The Metrics look is quite pretty and very simple by design. There are few buttons and few options, echoing the design style of companies like 37signals. Much of the complexity is hidden beneath the surface, and the Metrics folks clearly want to build something that "just works." If you POST a new measurement in your JSON package, Metrics lists it with the others. There's no need for updating schema or adding another line to a configuration file -- whew! If the data shows up, Metrics assumes you want to track it.
This approach is ideal if all you want to do is keep track of basic statistics and watch them scroll across your screen. You get two types of data: gauges and counters. The graphs have a few basic date ranges. This confused me at first because I was starting with sample scripts with old dates that weren't appearing. While Metrics is smart enough to recognize new data fields, it loses data with timestamps outside of the current window.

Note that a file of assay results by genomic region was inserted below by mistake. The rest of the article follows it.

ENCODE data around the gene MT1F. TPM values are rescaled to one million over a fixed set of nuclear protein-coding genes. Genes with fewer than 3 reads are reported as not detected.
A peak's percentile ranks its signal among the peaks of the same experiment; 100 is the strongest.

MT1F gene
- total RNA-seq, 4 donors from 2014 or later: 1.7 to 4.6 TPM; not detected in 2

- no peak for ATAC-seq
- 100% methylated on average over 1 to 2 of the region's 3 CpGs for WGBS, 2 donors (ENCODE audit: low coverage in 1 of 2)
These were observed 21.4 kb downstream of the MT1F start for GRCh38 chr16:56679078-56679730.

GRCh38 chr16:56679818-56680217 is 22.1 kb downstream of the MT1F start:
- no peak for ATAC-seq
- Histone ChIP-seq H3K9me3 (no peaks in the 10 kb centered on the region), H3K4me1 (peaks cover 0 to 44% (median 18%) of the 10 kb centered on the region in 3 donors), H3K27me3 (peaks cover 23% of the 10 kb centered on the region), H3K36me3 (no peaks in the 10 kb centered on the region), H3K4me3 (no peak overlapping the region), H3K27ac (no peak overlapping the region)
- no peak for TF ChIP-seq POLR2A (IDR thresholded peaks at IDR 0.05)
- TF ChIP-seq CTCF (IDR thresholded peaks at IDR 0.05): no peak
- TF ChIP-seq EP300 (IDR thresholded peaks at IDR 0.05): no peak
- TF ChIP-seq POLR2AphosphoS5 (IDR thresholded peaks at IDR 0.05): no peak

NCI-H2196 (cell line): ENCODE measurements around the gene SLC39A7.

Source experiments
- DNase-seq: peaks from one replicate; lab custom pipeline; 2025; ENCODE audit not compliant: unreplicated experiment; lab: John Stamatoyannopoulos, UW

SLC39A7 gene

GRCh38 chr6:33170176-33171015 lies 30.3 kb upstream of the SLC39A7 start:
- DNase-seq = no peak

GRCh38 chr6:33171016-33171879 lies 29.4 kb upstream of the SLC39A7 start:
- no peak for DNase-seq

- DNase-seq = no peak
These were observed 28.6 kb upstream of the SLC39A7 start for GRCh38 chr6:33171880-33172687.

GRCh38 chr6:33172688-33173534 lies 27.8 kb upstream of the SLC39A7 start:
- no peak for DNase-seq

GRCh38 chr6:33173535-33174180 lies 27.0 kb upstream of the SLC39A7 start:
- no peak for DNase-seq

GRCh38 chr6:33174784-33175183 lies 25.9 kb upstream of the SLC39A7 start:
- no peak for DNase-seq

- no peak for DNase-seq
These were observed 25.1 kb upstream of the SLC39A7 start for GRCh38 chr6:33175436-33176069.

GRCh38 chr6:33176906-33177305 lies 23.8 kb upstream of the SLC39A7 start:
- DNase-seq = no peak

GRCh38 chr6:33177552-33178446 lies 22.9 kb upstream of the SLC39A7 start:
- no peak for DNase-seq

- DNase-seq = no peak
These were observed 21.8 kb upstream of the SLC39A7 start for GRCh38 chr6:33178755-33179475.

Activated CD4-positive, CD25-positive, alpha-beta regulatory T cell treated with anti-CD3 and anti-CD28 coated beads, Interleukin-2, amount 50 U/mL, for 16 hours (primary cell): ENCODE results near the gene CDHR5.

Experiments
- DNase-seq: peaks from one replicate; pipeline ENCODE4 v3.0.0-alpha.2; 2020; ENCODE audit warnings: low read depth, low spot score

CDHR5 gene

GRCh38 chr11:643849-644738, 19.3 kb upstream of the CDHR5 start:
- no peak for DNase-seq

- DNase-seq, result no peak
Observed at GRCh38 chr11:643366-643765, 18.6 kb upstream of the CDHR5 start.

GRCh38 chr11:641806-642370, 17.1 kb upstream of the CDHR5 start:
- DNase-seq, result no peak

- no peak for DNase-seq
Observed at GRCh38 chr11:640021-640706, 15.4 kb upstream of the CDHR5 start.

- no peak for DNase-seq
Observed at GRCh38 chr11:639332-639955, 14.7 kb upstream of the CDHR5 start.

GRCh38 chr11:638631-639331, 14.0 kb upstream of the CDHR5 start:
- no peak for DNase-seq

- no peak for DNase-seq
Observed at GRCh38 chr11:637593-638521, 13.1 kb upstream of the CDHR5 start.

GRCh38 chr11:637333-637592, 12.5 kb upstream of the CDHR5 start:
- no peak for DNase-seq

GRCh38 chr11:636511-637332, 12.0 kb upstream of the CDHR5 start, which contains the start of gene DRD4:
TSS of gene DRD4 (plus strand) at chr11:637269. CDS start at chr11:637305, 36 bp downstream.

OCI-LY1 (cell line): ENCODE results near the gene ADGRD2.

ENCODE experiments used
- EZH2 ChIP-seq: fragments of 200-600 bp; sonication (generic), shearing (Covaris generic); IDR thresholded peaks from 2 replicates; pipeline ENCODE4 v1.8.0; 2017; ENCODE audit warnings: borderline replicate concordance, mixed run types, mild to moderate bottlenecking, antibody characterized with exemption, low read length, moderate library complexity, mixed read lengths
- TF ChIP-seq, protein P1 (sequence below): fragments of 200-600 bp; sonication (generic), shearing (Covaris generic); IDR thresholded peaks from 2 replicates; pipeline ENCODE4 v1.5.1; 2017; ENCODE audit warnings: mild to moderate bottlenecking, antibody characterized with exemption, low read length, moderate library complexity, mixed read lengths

In addition to JSON/Curl and a number of open source collection agents, Librato points to several more libraries and packages for assisting in reporting. The collection is heavily skewed toward modern, trendy stacks such as Node.js, Clojure, and Erlang. But in a tip of the hat to those who graduated more than 10 minutes ago, Python and PHP are also supported. Java? You can be the first to contribute this code, but there's some for handling JMX.
The Silverline half of Librato is aimed at managing servers at the OS level. It burrows into the OS and sets itself up to watch over the applications. While other tools focus on the system as a whole, Silverline wants to drill down into the application.
The simplest thing that Silverline does is report information about resources to their central server. It tracks basic numbers such as CPU load, network bandwidth, and disk bandwidth to help you get a handle on what the machines in your cluster are doing.